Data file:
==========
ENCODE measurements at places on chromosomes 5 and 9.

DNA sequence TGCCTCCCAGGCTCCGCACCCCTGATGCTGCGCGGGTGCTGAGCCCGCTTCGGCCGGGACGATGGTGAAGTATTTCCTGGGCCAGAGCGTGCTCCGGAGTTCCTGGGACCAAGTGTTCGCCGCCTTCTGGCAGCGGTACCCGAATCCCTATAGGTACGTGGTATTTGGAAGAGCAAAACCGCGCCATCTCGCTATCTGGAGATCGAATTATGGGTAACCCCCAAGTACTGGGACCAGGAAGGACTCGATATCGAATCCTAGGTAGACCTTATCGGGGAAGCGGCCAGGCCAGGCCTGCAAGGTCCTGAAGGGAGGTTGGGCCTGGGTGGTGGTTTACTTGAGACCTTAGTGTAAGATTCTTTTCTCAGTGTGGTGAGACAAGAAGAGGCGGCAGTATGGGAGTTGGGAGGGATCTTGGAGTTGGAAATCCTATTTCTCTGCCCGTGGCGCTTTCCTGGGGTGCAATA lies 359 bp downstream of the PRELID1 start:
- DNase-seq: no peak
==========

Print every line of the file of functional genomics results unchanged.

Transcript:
ENCODE measurements at places on chromosomes 5 and 9.

DNA sequence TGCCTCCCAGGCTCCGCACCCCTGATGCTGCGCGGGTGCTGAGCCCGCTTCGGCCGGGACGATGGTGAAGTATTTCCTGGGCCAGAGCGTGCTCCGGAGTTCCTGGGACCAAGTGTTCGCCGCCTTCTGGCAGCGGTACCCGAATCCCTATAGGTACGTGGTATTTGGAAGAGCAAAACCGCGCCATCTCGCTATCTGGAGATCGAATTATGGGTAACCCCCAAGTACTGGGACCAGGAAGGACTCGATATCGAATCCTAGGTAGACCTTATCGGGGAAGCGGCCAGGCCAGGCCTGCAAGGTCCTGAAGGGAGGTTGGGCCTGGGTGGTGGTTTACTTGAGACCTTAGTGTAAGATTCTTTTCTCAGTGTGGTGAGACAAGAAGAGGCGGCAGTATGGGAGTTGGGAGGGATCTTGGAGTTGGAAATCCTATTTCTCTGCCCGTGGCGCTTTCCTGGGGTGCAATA lies 359 bp downstream of the PRELID1 start:
- DNase-seq: no peak